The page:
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 Low-Educated Workers in the U.S. and Canada:

Essays in Job Mobility and Self-Sufficiency


My dissertation is focused on the labor market dynamics of low-educated, low-wage workers in the U.S. and in Canada.  It is broken into three parts coinciding with the following three chapters:

  1. Are Low-educated Workers Disproportionately Affected by a Change in the Minimum Wage?
  2. Stepping Stone Jobs:  Theory and Evidence (with Peter Gottschalk)
  3. Do Earnings Subsidies Affect the Choice of Jobs?  The Impact of SSP Subsidies on Wage Growth (with Peter Gottschalk)

Click here for pdf version of abstracts:

Are Low-educated Workers Disproportionately Affected by a Change in the Minimum Wage?

Abstract:  Does a rise in the minimum wage prompt employers to hire a more educated workforce?  Conventional wisdom says “yes”—a larger supply of workers affords employers an opportunity to pick the most educated workers who are the most productive.  This paper argues that an increase in the minimum wage need not lead to more-educated workers displacing less-educated workers since higher education need not imply higher productivity in the minimum wage sector.  In fact, the reverse may be true if being better educated is associated with a distaste for minimum wage work, and such distaste is associated with lower productivity in that work.  I present an analytical model that shows that an increase in the minimum wage need not lead to a displacement of minimum wage workers.


My empirical results from the Survey of Income and Program Participation (SIPP) indicate that, for males, the conventional wisdom appears to hold—higher minimum wages are associated with a better-educated male workforce.  But for females, the conventional wisdom does not hold; there is little change in their educational mix.  Further, low-educated females are more likely than high-educated females to move from unemployment to minimum wage jobs after a minimum wage increase—a result that runs directly counter to conventional wisdom.

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Stepping Stone Jobs:  Theory and Evidence

(with Peter Gottschalk)

Boston College Working Paper #427

Abstract:  This paper explores the wage and job dynamics of less-skilled workers by estimating a structural model in which agents choose among jobs that differ in initial wage and wage growth.  The model also formalizes the intuitive notion that some of these jobs offer "stepping stones" to better jobs.  The estimated model assumes that job offers consist of three attributes: an initial wage, an expected wage growth, and an indicator of the distibution from which future offers will come.  We derive the conditions under which agents accept these offers and the effect of non-economic job separations on the acceptance decision.  This model shows that the probability of leaving an employer depends both on the slope and the intercept of the current and offered jobs and the probability of gaining access to the dominant wage offer distribution.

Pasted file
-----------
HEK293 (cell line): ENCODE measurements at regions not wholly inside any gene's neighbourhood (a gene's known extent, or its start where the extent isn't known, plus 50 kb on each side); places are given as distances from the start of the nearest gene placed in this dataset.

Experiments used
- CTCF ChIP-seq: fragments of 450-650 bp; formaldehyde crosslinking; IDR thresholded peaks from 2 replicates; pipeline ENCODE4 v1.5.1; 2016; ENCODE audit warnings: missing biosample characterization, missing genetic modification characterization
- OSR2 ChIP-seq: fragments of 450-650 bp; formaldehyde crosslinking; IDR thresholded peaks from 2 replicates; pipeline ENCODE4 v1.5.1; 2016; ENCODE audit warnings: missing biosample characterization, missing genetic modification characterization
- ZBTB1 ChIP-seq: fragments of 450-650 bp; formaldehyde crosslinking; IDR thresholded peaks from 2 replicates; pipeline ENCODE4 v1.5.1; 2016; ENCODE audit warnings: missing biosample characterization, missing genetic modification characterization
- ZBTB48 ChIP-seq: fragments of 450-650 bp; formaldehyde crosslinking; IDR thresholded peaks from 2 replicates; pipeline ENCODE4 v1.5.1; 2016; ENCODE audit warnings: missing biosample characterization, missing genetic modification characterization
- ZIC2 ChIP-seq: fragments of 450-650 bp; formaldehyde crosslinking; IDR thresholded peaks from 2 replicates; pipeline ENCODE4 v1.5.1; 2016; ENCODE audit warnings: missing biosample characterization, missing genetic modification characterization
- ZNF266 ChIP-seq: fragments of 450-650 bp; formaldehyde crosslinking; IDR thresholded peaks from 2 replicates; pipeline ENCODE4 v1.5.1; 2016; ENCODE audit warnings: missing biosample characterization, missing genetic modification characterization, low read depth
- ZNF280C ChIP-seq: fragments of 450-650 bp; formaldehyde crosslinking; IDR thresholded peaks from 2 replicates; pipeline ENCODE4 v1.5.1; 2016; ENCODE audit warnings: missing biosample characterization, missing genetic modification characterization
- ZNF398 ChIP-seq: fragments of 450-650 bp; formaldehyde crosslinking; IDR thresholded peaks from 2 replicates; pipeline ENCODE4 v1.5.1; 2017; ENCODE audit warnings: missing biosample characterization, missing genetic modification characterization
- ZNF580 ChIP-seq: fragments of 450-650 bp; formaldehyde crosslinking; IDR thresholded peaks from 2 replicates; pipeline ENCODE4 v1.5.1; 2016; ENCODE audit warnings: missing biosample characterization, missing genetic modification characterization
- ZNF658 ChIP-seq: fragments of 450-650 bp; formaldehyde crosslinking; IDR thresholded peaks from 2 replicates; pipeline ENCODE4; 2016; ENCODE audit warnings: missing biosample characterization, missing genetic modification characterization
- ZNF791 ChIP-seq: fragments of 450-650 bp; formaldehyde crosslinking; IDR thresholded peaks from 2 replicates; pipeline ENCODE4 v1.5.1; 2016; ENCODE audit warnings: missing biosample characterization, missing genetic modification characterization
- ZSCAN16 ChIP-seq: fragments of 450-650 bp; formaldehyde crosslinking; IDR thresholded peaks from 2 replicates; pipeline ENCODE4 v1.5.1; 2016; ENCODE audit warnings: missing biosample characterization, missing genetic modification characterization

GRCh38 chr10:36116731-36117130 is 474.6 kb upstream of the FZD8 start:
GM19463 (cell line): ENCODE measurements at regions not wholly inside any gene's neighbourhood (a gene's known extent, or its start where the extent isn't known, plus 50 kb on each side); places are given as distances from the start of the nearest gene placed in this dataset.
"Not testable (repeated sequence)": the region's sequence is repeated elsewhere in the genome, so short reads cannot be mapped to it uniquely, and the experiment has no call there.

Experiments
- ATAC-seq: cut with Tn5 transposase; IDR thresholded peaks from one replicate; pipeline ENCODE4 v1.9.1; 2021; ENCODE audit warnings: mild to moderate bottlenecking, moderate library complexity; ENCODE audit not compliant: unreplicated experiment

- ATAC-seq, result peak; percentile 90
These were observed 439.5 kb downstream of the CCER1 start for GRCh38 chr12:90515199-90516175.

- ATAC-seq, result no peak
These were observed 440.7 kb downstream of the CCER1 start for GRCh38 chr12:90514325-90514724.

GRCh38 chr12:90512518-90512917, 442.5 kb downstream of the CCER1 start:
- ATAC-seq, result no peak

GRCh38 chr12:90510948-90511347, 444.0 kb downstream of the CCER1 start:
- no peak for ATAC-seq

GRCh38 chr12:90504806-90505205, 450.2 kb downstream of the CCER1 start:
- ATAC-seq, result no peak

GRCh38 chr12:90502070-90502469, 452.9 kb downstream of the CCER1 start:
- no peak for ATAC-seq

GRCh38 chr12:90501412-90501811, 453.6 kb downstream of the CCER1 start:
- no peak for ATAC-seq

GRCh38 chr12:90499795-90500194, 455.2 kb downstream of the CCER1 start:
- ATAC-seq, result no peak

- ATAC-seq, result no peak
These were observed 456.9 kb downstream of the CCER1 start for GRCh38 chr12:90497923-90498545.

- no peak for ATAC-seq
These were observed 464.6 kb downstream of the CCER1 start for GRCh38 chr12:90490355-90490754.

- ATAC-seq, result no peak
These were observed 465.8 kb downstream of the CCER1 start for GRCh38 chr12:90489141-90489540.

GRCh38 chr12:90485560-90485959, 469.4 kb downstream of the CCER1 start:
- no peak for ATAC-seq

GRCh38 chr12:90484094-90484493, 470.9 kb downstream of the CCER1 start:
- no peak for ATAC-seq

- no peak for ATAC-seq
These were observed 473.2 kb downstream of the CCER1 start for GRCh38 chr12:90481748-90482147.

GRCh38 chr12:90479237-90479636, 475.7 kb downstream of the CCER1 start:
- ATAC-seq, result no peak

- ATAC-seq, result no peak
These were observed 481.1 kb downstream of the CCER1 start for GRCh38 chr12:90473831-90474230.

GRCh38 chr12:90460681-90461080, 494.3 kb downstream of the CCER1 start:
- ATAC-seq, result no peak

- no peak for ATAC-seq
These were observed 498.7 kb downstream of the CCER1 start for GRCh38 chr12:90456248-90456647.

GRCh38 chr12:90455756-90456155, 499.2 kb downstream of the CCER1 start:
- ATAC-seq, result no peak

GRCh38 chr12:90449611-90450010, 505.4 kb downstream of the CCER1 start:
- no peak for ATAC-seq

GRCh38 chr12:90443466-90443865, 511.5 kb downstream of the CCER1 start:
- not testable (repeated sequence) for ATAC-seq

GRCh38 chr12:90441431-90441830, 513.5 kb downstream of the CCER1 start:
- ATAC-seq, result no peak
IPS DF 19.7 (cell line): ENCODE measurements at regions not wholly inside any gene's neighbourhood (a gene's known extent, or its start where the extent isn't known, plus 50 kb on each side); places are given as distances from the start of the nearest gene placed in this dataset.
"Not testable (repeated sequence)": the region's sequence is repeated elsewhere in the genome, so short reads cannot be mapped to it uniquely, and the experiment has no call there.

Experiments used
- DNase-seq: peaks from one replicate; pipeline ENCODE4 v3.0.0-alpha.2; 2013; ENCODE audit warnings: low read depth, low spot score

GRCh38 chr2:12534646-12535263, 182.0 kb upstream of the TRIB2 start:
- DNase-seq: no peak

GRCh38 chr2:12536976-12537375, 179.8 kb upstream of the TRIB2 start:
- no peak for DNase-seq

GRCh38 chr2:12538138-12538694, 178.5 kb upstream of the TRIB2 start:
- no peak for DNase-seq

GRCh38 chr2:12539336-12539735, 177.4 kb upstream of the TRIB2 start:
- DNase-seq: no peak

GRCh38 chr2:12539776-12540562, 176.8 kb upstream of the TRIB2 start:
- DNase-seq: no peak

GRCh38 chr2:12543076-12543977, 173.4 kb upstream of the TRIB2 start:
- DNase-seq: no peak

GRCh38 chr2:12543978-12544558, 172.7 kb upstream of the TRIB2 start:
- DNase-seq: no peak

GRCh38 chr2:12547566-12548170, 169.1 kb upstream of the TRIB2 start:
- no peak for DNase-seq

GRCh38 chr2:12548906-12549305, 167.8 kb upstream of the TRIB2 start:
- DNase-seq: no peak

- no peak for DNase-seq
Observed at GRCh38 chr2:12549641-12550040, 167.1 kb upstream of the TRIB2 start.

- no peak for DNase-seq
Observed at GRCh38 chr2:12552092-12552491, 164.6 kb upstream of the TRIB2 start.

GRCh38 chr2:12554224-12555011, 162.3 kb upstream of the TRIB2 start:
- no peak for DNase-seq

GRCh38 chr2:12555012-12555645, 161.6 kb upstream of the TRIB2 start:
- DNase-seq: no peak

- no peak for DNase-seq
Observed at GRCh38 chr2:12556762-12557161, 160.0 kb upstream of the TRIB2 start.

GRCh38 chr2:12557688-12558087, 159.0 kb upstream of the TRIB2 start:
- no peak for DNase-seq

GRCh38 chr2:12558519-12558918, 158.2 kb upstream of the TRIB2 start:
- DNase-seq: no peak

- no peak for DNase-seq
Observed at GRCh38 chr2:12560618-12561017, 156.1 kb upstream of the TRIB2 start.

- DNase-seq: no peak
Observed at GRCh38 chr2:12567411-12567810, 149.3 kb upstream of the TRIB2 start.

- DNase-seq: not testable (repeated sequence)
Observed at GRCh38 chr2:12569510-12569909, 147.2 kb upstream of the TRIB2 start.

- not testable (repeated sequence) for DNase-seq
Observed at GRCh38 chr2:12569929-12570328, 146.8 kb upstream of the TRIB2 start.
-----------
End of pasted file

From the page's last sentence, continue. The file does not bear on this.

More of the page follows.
We use the SIPP to estimate this model, which allows us to recover parameters of the wage offer distributions and the probability that a job is a stepping stone job.  Our empirical work indicates that wage offer distributions vary systematically with the slope and intercept of wages in the current job and that there is a non-zero probability of being offered a stepping stone job.

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Do Earnings Subsidies Affect the Choice of Jobs?  The Impact of SSP Subsidies on Wage Growth

(with Peter Gottschalk)

Boston College Working Paper #498

Abstract:  Previous studies of wage subsidies have focused on their effect on the decision of whether or not to work.  This paper expands the focus by asking whether wage subsidies can affect the type of job that is chosen.  We provide an analytical framework that identifies the key causal links between earnings subsidies and both within- and between-job wage growth.  This framework highlights the importance of the form of the subsidy on the decision about the type of job to accept.  We find that the subsidy will lead participants to place a higher value on jobs with wage growth if the relationship between pre- and post-subsidy earnings is convex, but the subsidy is predicted to have no effect on within-job wage growth if the transformation is linear.  The subsidy is predicted to affect between-job wage growth, but the direction of the effect can not be signed as it relies on two opposing forces: (1) an increase in on-the-job search, which lowers the reservation wage and increases between-job wage growth; and (2) an increase in those who stop searching altogether, which lowers the mean acceptable offer as well as between-job wage growth.


We use experimental data collected as part of the Self-Sufficiency Project (SSP) to measure the impact of this particular subsidy on wage growth.  We find no statistical difference between experimentals and controls in within-job wage growth, which is consistent with our theoretical results since, in the effective range, post-subsidy earnings are a linear function of pre-subsidy earnings.  Between-job wage growth is, however, significantly larger for experimentals than controls.  We conclude that this wage subsidy does not affect wage growth in the job that is chosen, but does encourage transitions to jobs with higher starting wages.

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